Rämlord – From Dark Waters Review

No one expects the Rämlord, nor should they. Formed by members of such wildly diverse acts as Impaled Nazarene, Legenda, and National Napalm Syndicate, Rämlord is a strange new act purpose-built to defy genre boundaries as they explore classic metal styles. On their debut, From Dark Waters they attempt a near herculean amount of genre hopping, dragging in influences from goth rock, hair metal, hard rock, 80s radio rock and a few other odds and sods along the bumpy journey they fashion for the unsuspecting listener. And indeed, the road is often an unpaved one, as disparate and fractious styles clash frequently across the album and sometimes within a single song. You may have heard us tout the motto “less is more,” but for Rämlord, more is usually more. Let’s see how that all works out for them, shall we?

I originally signed up for this promo on the strength of opening track “Love of the Damned,” which sounds like it escaped from Judas Priest‘s Turbo sessions, complete with those mega-cheesy, ultra-dated synthesized guitar sounds and plenty of wonky 80s arena rock synths. All this is shoehorned into a sort of goth rock tune that sounds like Sisters of Mercy‘s “Vision Thing” but way more silly. Toss in some excessive organ-work and you have…something, and that something works better than it should. It’s bad and good in equal parts but you remember it and like it, though some shame attaches. From there things torque abruptly to the brooding, nearly doomy mid-paced title track, which packs in the drama and reminds a lot of Sentenced, which is partly because it features former Sentenced frontman, Taneli Jarva on guest vocals. It’s an interesting tune that explores a range of moods in a somewhat controlled manner and though it works, it never fully blows me away.

The biggest problem the album has comes courtesy of the very trait the band cites as a strength – their refusal to accept genre boundaries. As the moody title track gives way to “Haunting All Over the World,” you get slapped in the ear by a half-baked hair metal tune from the 80s, spiced up with Hammond organs and an effort to add 70s flair. It’s an exceptionally cheesy song and it’s so far removed from the track that precedes it, you get the impression a whole other album kicked in. Making it worse, the next song (“Blindfolded”) jumps again, keeping some of the 70s tropes but crossing into melancholic hard rock this time. The album slips and slides all over the damn place as it rumbles along, and though the band is talented enough to pull off a lot of this stylistic conjoining, some songs feel like they were assembled with duct tape and discount glue sticks. Case in point, “Hell is Here and Now!” is like a misbegotten fusion of quasi-punk ideas and AC/DC riffing and it doesn’t come together at all. It’s frustrating because when the band finds that sweet spot between genres, they craft some solid tunes. “Chained God” is the example of that exact place where their hodge-podge style gels into something potent, and its mix of goth and straight up heavy metal really connects. Successes aside, the album doesn’t ever feel truly cohesive. It jumps around too much for that to be a realistic goal and they end up with something like this classic.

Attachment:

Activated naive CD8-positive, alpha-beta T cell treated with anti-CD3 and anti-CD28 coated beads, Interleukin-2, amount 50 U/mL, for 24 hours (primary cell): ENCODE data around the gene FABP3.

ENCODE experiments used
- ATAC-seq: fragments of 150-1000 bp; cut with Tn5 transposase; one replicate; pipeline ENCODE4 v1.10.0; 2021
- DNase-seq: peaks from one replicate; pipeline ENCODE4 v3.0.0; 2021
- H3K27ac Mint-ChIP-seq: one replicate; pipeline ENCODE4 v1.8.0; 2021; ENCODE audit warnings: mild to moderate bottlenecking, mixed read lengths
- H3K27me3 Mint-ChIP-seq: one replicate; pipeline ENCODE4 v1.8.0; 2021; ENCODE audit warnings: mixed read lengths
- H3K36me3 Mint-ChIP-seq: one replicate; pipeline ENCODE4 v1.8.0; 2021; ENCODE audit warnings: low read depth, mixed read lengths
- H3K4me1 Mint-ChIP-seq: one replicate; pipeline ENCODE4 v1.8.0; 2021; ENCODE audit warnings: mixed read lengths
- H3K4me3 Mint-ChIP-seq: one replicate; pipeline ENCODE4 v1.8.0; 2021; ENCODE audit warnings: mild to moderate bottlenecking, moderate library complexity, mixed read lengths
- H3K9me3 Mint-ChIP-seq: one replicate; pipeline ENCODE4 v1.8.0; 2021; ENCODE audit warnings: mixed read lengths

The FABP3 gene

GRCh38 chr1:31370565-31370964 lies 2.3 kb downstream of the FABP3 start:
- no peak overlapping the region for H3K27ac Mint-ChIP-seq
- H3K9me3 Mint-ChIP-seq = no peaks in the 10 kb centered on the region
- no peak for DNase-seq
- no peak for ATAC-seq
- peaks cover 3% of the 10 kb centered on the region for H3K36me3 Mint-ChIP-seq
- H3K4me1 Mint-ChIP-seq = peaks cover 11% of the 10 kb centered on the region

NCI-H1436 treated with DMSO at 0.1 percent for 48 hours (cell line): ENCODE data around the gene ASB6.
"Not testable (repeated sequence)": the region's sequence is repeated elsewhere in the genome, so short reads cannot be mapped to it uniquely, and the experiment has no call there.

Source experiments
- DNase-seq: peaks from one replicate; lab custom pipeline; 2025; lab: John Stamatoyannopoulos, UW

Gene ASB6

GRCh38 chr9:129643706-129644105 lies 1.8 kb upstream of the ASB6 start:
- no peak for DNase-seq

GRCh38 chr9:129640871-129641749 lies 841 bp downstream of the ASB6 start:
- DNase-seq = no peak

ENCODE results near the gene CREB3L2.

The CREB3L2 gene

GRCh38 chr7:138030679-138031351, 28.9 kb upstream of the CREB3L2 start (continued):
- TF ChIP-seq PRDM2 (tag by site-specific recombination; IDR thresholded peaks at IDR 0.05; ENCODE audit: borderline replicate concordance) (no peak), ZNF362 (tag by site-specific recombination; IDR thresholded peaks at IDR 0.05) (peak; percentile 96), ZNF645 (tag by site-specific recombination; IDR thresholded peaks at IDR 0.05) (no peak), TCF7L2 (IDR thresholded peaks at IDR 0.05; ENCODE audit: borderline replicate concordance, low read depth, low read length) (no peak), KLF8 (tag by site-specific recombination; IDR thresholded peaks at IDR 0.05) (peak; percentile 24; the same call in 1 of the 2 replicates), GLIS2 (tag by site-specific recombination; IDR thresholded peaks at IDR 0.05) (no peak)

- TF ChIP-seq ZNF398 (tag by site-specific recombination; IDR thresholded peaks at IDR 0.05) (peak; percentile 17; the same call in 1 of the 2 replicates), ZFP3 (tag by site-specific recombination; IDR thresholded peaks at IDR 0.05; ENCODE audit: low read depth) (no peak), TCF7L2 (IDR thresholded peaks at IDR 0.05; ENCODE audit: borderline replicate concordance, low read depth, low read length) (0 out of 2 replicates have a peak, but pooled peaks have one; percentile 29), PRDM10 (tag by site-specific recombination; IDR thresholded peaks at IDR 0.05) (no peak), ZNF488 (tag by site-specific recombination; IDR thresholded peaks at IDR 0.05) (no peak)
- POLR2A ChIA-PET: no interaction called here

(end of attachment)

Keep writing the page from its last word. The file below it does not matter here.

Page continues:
The band has enough talent to almost pull off their very broad take on metal. Jarno Anttila (ex-Impaled Nazarene) and Tommi Kanerva are required to craft leads and harmonies to fit all manner of genres, and for the most part they do a good job. The vocals by Timo Salmenkivi are generally solid but he can be hit or miss as the band wobbles between genres. He’s at his best on the darker, moodier stuff like the title track and “Unchained God” and at his worst when things devolve into hair metal and cock rocking. At 38 minutes, the album goes by reasonably fast, but there are several sub-par cuts that should have been trimmed for a stronger final product.

Rämlord has an ambitious approach to traditional metal and when it works, it can produce interesting results. If they tone down their tendency to overstuff songs with genre touchstones and tighten the cohesion between tracks, they might be onto something. Until then, From Dark Waters is a decent but flawed debut not quite good enough to score a spot in my regular rotation, but it does make me curious where the band goes from here. Keep calm and Räm on.


Rating: 2.5/5.0
DR: 7 | Format Reviewed: 320 kbps mp3
Label: Inverse Records
Websites: raemlord.bandcamp.com | facebook.com/ramlordband
Releases Worldwide: March 27th, 2020

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